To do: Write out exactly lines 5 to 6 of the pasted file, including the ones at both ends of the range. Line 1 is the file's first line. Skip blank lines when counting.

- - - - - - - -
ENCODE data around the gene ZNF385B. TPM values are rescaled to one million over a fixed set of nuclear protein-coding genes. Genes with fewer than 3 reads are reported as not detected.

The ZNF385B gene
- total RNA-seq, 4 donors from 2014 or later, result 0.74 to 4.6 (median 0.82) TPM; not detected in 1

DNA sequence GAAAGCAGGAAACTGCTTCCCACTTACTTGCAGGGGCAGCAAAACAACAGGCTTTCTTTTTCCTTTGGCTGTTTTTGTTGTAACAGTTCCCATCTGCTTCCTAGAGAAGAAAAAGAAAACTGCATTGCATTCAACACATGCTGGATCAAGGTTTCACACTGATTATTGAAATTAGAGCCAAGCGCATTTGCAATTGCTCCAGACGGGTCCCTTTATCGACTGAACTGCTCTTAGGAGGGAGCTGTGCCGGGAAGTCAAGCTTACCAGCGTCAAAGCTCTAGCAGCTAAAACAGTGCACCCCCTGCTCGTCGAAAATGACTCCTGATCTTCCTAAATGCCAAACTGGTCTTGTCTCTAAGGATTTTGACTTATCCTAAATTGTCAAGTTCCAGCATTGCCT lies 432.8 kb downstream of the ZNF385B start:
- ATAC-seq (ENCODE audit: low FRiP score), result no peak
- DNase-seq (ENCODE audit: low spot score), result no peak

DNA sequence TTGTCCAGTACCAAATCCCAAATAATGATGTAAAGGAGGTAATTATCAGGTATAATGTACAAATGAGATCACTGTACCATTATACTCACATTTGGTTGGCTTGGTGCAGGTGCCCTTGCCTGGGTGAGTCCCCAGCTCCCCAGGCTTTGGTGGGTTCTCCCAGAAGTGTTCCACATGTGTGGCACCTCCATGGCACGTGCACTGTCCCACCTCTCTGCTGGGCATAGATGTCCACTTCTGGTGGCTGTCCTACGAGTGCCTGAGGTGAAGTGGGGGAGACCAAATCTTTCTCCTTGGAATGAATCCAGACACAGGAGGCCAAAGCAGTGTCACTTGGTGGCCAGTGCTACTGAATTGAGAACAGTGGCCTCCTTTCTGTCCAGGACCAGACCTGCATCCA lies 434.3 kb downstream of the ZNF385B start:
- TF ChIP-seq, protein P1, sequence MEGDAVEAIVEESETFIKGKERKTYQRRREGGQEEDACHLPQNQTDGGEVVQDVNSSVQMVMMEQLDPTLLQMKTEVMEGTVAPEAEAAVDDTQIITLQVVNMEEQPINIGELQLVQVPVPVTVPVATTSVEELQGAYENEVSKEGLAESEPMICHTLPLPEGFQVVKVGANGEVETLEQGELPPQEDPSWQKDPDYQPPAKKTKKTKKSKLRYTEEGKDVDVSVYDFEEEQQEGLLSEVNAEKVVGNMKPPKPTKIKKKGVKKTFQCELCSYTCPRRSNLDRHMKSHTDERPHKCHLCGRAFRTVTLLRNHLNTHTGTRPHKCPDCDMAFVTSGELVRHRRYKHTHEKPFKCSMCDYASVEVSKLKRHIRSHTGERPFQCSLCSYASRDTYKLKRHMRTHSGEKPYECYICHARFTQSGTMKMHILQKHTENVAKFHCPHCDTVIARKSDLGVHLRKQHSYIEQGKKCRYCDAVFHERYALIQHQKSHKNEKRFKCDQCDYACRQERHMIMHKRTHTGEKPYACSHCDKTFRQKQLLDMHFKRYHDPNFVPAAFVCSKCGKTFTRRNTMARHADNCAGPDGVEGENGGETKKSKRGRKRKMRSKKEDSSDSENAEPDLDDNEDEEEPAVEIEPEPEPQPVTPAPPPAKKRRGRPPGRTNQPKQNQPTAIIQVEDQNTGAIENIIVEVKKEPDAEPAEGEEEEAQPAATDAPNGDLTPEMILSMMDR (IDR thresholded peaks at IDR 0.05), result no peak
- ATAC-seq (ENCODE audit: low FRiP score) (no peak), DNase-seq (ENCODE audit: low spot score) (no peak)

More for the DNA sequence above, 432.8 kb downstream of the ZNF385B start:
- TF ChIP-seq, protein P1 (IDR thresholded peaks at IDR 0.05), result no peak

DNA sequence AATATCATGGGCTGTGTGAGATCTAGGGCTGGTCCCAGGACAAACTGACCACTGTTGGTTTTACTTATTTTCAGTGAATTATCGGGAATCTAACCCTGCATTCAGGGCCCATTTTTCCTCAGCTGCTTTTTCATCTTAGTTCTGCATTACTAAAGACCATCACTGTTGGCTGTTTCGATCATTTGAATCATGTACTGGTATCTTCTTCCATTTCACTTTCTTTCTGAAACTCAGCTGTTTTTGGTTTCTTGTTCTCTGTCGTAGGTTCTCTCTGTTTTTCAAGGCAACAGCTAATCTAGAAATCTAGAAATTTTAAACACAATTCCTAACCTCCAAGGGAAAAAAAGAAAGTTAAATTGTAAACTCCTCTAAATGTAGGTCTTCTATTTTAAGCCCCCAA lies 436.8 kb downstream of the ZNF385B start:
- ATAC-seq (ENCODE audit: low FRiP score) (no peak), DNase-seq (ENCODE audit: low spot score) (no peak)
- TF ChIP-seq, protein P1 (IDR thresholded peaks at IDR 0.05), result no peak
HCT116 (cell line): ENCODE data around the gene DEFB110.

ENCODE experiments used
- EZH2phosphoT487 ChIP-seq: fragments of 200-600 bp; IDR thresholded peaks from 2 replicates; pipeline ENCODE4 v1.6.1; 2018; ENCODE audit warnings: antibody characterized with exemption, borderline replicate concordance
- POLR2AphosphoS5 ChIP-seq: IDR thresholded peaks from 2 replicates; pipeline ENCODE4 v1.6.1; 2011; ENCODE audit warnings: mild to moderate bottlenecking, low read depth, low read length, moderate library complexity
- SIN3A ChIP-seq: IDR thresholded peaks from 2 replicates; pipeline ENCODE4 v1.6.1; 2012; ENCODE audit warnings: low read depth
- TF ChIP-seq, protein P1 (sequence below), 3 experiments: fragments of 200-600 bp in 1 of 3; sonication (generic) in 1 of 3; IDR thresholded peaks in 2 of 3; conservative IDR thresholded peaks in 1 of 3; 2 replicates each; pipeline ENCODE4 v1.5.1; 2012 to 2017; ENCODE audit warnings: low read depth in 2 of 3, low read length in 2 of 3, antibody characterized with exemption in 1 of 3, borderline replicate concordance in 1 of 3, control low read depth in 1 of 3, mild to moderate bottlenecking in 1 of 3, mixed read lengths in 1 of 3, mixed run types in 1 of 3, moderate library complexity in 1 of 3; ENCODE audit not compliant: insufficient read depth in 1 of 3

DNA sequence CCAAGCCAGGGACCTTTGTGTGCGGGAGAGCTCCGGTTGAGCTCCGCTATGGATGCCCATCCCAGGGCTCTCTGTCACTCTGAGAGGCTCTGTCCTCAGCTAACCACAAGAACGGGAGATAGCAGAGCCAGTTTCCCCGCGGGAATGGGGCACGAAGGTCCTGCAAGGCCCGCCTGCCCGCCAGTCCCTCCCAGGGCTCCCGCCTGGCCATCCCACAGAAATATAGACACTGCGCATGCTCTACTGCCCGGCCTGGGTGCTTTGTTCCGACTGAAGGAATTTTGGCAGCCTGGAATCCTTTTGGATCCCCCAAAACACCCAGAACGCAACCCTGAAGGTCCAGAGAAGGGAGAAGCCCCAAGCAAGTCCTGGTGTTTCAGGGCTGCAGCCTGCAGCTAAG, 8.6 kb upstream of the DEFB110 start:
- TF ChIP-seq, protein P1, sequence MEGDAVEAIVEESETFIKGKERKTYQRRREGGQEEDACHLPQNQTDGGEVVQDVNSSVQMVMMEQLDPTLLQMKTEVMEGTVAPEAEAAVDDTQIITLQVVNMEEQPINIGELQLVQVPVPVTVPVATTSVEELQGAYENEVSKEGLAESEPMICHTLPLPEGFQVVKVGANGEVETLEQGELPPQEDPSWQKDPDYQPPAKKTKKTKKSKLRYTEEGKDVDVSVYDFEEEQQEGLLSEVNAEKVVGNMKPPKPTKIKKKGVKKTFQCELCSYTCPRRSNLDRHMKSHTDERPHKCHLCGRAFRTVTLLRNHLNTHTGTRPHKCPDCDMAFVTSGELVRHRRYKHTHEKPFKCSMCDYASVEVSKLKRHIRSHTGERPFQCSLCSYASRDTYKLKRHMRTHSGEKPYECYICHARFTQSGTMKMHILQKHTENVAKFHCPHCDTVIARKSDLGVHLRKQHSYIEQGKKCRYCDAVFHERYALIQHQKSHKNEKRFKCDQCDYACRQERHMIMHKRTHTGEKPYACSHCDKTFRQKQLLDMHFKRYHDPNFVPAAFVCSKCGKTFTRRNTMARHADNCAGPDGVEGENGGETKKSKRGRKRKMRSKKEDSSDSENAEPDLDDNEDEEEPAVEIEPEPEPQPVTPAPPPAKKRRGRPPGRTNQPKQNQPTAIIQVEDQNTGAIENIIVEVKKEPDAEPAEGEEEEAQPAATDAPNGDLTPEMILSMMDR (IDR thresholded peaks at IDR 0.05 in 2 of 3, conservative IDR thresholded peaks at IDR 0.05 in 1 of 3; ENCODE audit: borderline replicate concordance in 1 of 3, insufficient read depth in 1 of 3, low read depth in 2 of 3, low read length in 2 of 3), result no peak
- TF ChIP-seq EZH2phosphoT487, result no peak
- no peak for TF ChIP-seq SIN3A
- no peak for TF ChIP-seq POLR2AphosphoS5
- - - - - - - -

- ATAC-seq (ENCODE audit: low FRiP score), result no peak
- DNase-seq (ENCODE audit: low spot score), result no peak